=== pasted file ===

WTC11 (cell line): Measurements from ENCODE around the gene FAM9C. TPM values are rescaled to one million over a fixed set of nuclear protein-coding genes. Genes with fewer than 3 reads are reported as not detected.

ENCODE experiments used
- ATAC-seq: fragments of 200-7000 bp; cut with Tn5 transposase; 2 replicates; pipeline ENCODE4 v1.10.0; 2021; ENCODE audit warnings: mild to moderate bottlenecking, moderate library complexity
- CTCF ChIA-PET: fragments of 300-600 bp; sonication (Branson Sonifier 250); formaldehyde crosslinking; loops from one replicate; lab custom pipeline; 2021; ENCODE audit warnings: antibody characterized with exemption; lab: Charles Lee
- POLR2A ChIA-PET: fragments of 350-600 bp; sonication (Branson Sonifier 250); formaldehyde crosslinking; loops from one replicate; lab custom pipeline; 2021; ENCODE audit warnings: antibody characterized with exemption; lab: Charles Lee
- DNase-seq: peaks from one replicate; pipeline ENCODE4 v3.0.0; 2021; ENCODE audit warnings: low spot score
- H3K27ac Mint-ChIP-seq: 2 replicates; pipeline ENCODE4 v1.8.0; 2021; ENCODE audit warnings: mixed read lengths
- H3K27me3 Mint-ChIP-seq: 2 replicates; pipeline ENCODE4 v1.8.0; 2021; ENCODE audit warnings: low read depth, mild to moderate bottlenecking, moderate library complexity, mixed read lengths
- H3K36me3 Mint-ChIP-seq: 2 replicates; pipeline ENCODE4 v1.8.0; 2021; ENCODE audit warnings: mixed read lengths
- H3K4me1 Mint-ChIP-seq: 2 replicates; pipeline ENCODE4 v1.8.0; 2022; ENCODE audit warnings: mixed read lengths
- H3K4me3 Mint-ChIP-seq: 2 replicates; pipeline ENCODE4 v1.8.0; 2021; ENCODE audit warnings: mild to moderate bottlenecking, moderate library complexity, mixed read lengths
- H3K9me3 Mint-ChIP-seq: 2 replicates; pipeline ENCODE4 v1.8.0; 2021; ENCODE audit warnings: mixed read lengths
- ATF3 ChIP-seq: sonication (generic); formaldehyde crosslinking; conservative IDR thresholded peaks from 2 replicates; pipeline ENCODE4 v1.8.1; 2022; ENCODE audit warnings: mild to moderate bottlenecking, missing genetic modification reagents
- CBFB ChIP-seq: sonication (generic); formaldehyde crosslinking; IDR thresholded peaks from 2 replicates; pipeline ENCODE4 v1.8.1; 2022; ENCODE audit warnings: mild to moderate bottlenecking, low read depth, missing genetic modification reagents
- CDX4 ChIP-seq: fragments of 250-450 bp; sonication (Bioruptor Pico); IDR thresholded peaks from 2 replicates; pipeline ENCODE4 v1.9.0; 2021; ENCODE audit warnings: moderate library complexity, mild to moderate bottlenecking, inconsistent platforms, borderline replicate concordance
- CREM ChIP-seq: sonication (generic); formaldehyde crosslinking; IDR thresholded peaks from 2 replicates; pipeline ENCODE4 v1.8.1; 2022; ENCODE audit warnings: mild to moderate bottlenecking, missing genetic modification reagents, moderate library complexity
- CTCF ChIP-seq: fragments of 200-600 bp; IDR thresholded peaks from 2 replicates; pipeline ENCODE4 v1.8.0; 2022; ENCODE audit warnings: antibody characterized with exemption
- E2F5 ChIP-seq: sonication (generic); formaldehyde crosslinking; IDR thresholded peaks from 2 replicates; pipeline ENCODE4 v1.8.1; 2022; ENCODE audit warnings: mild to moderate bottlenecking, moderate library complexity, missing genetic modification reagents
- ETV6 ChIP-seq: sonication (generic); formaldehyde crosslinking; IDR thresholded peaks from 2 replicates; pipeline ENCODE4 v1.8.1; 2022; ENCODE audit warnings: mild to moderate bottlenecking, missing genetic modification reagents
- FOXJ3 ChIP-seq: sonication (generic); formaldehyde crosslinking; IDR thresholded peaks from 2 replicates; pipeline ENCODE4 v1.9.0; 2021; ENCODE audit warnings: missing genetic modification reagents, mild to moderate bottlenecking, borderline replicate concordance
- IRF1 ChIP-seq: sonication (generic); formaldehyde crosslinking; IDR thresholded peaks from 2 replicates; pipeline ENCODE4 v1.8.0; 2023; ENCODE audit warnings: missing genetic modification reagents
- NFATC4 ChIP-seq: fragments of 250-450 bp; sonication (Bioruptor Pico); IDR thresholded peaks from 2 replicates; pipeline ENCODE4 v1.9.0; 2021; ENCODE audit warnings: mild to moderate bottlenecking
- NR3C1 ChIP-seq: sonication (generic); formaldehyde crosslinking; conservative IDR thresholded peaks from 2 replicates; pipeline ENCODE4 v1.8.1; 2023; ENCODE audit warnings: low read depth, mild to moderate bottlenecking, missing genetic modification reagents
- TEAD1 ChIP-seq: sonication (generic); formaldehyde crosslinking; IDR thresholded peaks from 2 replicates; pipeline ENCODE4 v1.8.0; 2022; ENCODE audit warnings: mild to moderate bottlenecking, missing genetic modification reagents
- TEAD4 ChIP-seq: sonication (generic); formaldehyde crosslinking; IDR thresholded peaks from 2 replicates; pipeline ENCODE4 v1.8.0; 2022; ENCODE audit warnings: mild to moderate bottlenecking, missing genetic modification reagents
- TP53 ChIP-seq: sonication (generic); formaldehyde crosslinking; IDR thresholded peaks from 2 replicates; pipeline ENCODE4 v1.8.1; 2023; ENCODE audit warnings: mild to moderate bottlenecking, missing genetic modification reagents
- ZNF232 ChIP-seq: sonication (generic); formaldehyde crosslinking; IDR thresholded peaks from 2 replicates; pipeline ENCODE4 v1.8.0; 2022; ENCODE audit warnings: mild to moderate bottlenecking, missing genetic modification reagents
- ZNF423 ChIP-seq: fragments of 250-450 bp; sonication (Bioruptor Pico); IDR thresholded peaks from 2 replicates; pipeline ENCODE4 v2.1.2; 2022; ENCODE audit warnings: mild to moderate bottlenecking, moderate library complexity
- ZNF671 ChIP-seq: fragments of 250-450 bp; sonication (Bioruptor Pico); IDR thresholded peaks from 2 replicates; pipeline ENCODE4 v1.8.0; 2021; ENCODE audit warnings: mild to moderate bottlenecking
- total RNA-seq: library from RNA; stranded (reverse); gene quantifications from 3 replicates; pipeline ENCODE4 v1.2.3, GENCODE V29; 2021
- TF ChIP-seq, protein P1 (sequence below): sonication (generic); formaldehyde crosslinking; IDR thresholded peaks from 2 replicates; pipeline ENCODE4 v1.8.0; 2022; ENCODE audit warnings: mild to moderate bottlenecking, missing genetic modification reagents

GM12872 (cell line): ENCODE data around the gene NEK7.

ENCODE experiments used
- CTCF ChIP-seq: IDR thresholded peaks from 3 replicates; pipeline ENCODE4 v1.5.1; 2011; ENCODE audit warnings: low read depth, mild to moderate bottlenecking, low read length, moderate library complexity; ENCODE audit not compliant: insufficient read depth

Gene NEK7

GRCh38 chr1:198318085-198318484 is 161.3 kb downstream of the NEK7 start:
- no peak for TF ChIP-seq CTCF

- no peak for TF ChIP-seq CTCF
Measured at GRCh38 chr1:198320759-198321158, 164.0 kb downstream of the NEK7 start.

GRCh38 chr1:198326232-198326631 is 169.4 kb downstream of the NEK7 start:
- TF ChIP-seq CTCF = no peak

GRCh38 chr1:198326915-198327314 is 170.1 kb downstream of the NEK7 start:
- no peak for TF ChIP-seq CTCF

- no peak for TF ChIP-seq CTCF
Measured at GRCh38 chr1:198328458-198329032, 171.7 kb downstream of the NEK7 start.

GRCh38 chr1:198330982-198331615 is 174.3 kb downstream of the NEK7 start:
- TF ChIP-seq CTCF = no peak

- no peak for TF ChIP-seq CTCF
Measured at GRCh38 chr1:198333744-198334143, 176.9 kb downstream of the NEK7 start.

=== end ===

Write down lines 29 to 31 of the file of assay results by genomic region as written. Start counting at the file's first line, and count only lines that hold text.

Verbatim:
- ZNF671 ChIP-seq: fragments of 250-450 bp; sonication (Bioruptor Pico); IDR thresholded peaks from 2 replicates; pipeline ENCODE4 v1.8.0; 2021; ENCODE audit warnings: mild to moderate bottlenecking
- total RNA-seq: library from RNA; stranded (reverse); gene quantifications from 3 replicates; pipeline ENCODE4 v1.2.3, GENCODE V29; 2021
- TF ChIP-seq, protein P1 (sequence below): sonication (generic); formaldehyde crosslinking; IDR thresholded peaks from 2 replicates; pipeline ENCODE4 v1.8.0; 2022; ENCODE audit warnings: mild to moderate bottlenecking, missing genetic modification reagents